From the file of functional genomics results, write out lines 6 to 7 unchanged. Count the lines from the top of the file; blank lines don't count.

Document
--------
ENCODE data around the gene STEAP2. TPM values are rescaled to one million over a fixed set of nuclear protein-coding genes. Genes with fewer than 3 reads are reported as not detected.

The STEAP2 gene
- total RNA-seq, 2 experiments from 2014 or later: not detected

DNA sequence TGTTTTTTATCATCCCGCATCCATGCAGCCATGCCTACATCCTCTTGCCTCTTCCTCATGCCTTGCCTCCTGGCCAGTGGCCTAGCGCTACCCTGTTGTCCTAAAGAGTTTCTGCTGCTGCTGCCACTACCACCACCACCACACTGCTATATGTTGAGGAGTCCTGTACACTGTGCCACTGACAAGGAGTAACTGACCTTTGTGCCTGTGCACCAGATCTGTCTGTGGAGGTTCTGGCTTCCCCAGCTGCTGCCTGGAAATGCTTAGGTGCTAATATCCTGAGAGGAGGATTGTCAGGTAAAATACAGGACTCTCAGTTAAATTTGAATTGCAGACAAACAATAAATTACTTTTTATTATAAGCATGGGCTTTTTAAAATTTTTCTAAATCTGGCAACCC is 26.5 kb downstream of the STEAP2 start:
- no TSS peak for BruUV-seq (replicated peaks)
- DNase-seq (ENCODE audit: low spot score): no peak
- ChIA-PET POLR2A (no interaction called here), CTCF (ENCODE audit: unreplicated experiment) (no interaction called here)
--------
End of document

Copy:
- DNase-seq (ENCODE audit: low spot score): no peak
- ChIA-PET POLR2A (no interaction called here), CTCF (ENCODE audit: unreplicated experiment) (no interaction called here)